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Rick Rashid, who has directed Microsoft Research since the early 1990s, recently visited MIT and talked to Technology Review’s editor in chief about the future of computing. Before joining Microsoft, Rashid was a professor of computer science at Carnegie Mellon University. He’s most famous for his work on the Mach operating-system kernel, which influenced the development of the NeXTStep OS that powered NeXT’s black computers, which in turn influenced the current MacOS X.

Technology Review: Why can’t Microsoft Research, with its large budget, devise new and compelling interfaces and experiences for personal computers?

Rick Rashid: I reject the premise of the question. Anyone who is using PCs today has a very different experience than they did ten years ago, or even five years. My wife, for example, almost exclusively interacts with her extended family using the MSN voice and video, so she’s video-calling with her sister nearly every day. That’s new and compelling. Or think about how people use music. That’s all enabled by new PC technologies, like peer-to-peer networking. We’ve introduced handwriting and ink to the TabletPC, which has changed the way a lot of people, particularly in the academic community, use their computers. All the Web 2.0 stuff, all the dynamic HTML, came out of Microsoft in the ’90s. Consider the way we’ve extended the use of 3-D capabilities in Vista [the newest version of Windows]. That’s new, too. There’s a very common trap for people of a certain age to say, “There’s nothing new in the world, and the golden age was in the past.” And it’s not true.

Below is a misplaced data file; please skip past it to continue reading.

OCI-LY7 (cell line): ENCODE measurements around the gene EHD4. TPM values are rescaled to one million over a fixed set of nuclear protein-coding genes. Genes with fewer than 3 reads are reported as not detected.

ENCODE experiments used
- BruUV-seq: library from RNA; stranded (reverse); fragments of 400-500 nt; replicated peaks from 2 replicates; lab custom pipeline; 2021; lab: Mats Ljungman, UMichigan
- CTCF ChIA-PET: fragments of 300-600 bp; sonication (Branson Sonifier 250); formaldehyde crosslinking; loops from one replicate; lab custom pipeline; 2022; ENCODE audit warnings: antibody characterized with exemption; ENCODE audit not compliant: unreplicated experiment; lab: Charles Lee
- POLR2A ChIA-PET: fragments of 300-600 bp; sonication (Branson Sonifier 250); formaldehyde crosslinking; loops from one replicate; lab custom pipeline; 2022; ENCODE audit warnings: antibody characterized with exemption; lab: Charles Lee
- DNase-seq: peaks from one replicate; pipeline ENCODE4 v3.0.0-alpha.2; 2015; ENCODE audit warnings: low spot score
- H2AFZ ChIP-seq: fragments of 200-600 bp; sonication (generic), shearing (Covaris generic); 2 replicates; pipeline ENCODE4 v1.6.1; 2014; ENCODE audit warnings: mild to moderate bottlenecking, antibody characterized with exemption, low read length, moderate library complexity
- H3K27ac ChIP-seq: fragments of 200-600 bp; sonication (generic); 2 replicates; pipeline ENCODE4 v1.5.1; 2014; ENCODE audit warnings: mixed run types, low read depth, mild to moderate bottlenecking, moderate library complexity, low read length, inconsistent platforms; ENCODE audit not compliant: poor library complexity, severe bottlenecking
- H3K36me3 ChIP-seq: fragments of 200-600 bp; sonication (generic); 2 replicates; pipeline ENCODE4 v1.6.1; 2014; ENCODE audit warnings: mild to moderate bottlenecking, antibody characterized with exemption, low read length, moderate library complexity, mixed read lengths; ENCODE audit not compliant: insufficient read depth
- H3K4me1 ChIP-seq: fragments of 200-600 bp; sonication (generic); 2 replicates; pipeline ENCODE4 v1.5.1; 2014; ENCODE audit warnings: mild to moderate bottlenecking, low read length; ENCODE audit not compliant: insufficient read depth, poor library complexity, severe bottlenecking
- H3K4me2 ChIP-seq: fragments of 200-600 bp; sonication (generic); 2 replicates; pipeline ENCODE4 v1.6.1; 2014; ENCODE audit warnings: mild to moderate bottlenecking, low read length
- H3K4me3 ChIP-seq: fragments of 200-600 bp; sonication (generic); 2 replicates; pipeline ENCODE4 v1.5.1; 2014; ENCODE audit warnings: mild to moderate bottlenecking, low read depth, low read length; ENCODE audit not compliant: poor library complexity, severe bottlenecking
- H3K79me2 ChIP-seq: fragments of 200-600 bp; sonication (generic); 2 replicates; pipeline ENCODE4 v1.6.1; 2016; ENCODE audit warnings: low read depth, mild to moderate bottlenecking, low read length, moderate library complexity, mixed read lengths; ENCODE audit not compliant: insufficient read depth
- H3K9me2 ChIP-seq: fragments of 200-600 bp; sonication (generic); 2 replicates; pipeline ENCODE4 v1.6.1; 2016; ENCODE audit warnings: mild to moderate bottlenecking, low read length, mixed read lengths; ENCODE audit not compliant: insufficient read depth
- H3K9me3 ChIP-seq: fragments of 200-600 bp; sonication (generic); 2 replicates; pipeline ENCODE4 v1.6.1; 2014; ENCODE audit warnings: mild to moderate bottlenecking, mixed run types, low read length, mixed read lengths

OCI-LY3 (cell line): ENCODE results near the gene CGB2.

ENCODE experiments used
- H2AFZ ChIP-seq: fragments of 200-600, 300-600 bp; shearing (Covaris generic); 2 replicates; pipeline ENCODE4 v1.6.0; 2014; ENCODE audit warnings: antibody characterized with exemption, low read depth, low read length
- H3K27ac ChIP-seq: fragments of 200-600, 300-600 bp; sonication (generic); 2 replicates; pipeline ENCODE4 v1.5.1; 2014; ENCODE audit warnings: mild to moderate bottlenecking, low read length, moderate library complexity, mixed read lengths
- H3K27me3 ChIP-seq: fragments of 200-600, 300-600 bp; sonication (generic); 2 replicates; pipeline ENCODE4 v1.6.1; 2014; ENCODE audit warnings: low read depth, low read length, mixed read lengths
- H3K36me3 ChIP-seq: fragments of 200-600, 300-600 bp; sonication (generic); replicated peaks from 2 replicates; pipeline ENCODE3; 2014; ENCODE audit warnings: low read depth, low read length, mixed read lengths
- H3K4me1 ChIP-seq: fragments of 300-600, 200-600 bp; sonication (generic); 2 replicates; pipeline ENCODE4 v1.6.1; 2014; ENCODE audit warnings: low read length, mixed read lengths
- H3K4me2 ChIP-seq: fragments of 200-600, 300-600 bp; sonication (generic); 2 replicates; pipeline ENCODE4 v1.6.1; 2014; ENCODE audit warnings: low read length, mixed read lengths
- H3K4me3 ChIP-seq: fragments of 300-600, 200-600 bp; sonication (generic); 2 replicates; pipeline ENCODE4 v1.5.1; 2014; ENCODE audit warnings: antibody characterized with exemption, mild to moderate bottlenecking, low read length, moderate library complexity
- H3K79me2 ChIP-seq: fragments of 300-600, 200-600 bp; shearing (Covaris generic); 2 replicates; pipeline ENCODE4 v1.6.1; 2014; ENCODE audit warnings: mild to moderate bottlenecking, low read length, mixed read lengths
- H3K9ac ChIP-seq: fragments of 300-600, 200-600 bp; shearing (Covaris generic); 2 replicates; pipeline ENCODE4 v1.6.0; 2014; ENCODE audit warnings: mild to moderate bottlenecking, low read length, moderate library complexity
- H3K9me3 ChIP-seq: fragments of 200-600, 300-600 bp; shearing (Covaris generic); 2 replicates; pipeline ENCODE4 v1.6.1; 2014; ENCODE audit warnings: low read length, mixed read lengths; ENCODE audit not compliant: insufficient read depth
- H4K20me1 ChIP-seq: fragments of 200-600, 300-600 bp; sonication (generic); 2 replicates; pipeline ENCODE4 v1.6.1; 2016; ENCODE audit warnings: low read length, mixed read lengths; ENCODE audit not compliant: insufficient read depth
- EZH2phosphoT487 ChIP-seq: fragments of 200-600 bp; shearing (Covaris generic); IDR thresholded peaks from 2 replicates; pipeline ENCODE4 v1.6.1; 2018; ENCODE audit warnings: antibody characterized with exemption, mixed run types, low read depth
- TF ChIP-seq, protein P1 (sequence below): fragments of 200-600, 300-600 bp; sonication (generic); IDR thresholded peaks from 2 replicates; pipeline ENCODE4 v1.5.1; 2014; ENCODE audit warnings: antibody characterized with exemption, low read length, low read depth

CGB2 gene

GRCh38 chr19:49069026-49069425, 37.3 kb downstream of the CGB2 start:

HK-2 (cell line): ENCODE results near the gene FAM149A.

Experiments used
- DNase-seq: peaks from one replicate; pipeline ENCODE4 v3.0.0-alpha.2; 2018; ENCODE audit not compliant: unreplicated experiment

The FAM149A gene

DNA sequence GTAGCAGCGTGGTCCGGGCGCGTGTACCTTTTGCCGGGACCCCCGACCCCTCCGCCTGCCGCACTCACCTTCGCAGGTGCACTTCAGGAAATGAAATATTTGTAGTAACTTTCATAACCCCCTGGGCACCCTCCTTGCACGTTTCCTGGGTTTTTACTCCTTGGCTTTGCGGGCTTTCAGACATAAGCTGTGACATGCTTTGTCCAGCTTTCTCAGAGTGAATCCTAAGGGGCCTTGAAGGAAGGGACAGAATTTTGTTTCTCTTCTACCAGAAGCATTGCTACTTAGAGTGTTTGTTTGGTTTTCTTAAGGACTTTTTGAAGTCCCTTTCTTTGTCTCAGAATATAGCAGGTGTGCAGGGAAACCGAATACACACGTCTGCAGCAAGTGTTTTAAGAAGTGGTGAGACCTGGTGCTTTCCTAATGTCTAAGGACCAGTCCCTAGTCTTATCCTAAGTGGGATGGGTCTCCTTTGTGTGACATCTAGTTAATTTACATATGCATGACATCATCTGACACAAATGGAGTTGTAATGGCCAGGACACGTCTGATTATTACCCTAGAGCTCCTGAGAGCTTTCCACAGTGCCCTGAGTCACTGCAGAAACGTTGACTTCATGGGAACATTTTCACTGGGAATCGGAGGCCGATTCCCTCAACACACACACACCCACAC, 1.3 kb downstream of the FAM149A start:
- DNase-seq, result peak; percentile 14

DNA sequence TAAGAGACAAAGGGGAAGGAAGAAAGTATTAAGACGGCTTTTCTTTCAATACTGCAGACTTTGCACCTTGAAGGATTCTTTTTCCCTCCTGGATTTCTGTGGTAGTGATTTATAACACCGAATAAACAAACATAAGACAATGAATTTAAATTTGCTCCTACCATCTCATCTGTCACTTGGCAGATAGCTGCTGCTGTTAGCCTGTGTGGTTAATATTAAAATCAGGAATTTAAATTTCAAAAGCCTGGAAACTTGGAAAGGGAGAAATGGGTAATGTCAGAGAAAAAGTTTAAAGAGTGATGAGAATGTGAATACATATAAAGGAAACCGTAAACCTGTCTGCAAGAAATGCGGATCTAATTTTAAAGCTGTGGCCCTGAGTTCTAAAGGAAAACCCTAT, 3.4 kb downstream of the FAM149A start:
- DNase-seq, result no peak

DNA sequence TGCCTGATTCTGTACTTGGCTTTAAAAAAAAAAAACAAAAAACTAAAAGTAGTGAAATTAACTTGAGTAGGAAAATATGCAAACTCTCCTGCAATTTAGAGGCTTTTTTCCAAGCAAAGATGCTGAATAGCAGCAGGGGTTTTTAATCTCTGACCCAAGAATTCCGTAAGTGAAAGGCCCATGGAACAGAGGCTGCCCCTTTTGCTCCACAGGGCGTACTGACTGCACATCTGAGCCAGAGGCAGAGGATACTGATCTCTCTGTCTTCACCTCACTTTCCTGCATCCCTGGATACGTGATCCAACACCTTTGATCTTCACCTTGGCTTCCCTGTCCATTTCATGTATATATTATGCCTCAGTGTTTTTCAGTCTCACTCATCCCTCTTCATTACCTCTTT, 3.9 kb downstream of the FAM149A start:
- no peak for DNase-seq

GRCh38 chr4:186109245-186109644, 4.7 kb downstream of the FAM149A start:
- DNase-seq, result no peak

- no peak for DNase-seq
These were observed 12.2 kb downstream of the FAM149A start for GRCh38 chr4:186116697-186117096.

TR: Let me try another tack. Why isn’t PC software better than it is? Why does so little PC software possess the simple, elegant properties of products like the Apple iPod?

RR: I would pose the question a little differently. I would ask, Why do most consumer interfaces work so badly? I would challenge most people to program the time on their DVD player. That’s a pretty hidden piece of functionality. But to directly answer your question, I would say you have upwards of 800 million people using PCs today, so the software can’t be that bad.

You have people using PCs for many different purposes with many different levels of education. I think one of the challenges that a company like Microsoft has is that our technology is used so very broadly. We have to be concerned about how our interfaces are used around the world and by people of very different capabilities. When you have to build an operating system that must work with people with a broad range of disabilities and from a broad range of cultures, that really changes how you design in a profound way.

To address your crack about the iPod … You can look at something like an iPod and, sure, it’s great, but what does an iPod actually do? Not very much. In short, when you design interfaces for a broad range of people for a machine that does a lot, you either have to overload the interface with features or underload it. Neither is very satisfactory.

TR: Wouldn’t the best interface, then, adapt itself to its user’s capabilities and tasks?

RR: Oh, absolutely! You can see a little of it with our interfaces today. In various Microsoft applications today we have systems that dynamically adapt their menus based on usage patterns. For instance, they depopulate the menus they know are not being used. We’re taking the baby steps into personalization. On the Web, for instance, the minute you log on to Amazon, they know something about you. When people ask me, “What are you going to do with the new processing power and memory over the next 10 years?” I think: dynamic personalization.

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